Paper evaluations...

John Michael U. Datuin (jdatuin@san.rr.com)
Tue, 18 Apr 2000 07:52:52 -0700

The Pilot paper mainly discusses the various features of this single-user,
single-language (based on the Mesa language) OS. The features discussed
include the layout of its virtual memory structure, file system, streams,
communications, support of the Mesa language, and implementation. I thought
this paper was fairly straightforward UNTIL reaching section 3, the implementation,
when it became very difficult to read because of all the details the authors
introduced.
I think the key point in the Pilot paper is that Pilot was designed to provide
features that are easy and flexible to use, though lacking in robust protection
and resource allocation, yet extensible by having high level programs build upon
these basic features, which the authors explain are public "interfaces" of Pilot.
Pilot borrows a lot of ideas from previous systems, e.g., the use of capabilities
from Hydra in the implementation of its file and volume interfaces. In its virtual
memory architecture, Pilot uses a linear design which the authors state are
structured into this concept of "spaces" (basically a collection of sets of pages).
The authors believe that the use of spaces is unique in that subspaces can be
created from spaces, forming some tree hierarchy of the whole virtual memory
that is easily mapped and maintained. Pilot introduces the stream concept
with its notion of transducers and filters, with the authors claim is very
similar to the pipe and filter features of Unix.
The communications section was very interesting. The authors explain
that Pilot contains network communication features, but I was surprised
when it appears they introduced the concept of the client-server model. I
wonder if the idea of the client-server model was first introduced here.
As I stated earlier, the rest of the paper, starting with the implementation,
just lost me from there, except when the authors explained the file system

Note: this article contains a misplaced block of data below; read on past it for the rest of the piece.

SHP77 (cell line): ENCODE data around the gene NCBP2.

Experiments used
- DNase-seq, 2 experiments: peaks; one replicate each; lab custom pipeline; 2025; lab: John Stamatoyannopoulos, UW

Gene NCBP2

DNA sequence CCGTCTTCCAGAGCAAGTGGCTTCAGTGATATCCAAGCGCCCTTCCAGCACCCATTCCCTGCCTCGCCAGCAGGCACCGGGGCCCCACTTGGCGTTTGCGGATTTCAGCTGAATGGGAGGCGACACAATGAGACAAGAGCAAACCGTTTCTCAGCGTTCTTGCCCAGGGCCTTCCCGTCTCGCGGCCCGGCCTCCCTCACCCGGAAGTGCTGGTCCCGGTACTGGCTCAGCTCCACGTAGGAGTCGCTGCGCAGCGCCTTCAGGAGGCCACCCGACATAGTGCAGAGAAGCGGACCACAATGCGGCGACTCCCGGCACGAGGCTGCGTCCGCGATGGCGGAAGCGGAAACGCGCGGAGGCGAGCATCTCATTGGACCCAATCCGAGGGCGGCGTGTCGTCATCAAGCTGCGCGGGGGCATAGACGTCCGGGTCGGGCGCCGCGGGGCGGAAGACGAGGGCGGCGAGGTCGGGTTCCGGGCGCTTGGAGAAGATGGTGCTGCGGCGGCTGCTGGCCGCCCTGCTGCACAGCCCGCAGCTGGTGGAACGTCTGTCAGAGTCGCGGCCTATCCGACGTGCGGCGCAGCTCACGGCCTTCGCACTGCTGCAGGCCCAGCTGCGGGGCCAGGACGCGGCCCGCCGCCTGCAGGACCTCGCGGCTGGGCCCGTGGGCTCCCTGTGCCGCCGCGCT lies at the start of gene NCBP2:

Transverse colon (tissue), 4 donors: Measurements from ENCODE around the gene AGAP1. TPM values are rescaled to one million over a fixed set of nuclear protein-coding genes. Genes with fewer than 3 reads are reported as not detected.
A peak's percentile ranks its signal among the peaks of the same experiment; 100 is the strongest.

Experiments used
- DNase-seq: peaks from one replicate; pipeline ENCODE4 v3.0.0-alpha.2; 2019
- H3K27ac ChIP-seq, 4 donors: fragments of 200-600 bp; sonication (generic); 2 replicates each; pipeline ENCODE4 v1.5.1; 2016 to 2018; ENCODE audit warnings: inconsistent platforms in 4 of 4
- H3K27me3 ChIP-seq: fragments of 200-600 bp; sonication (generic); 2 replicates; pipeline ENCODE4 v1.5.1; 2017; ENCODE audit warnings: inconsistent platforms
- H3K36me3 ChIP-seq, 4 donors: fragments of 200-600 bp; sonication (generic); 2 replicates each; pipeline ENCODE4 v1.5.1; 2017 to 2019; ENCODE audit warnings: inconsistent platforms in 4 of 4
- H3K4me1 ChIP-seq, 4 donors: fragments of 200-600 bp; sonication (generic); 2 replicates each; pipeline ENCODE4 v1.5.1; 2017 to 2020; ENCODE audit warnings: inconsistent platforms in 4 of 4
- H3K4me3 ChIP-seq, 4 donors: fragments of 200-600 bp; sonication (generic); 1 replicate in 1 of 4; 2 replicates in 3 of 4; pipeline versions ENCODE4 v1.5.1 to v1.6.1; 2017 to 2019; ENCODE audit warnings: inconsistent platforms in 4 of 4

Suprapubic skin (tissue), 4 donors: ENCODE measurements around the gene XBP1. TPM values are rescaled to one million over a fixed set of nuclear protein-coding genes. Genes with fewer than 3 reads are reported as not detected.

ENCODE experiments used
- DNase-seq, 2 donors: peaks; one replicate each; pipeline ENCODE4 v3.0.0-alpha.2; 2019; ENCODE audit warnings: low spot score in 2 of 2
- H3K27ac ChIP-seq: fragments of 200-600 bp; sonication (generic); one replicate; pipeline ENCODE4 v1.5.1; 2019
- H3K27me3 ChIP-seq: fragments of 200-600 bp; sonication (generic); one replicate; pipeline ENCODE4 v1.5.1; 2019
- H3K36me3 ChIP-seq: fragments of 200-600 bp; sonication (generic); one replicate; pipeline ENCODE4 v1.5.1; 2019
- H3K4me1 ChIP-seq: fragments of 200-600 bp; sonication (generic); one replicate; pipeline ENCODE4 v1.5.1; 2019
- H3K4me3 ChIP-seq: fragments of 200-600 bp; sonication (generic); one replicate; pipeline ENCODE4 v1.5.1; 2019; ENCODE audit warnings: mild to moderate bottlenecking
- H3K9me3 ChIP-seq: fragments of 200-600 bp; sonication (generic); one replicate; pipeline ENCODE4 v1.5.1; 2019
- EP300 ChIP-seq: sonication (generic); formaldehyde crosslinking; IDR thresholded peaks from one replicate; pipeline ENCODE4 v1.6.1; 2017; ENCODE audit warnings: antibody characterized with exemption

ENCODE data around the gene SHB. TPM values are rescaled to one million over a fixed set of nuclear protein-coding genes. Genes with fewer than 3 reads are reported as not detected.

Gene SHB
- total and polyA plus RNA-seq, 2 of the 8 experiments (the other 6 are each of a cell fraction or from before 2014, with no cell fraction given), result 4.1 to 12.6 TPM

robustness (with their scavenger idea), communication implementation (where
they introduced the router??? concept), and finally with their conclusion.
Overall, the paper was fairly interesting in seeing a non-multiprogramming
system approach.

I thought the paper on the Opal system was very difficult to read and
comprehend, even with the large font size and various pictures sprinkled
about. The only things I could get out of this paper was that Opal was
based on the Mach microkernel, was a single address space OS, and
took advantage of the wide-address architecture of new 64-bit address
machines.
The main idea behind their sharing and protection scheme was in
their notions that addresses in Opal are context-independent, so that
programs could access the same piece of data; this single global virtual
address space was shared by everything in the system. And that protection
is provided by taking advantage of what the authors call "judicious" address
space that's provided with these wide-address machines.
I thought the authors were being lazy in that, even though the address
space using 64 bits is extremely huge, using the address space to map
processes and data without ever re-using addresses is extremely
wasteful and overly dependent on this wide-address approach.
I believe one of the key ideas the authors were trying to emphasize
in Opal was in the use of protected domains, which they say is the
execution context for threads, for protection. These protected domains
allowed specific access to segments of memory and are named by a unique
256-bit ID called a capability (similar to Hydra's capabilities???), with name
service supports provided with ACLs (similar to Multics???). And with
"portals", a thread executing in a protected domain can enter another
protected domain seems similar to "gates" which we read about earlier.
Overall, this was a tough paper to read and difficult to enjoy (unlike
the Multics and Unix papers, which were so very familiar).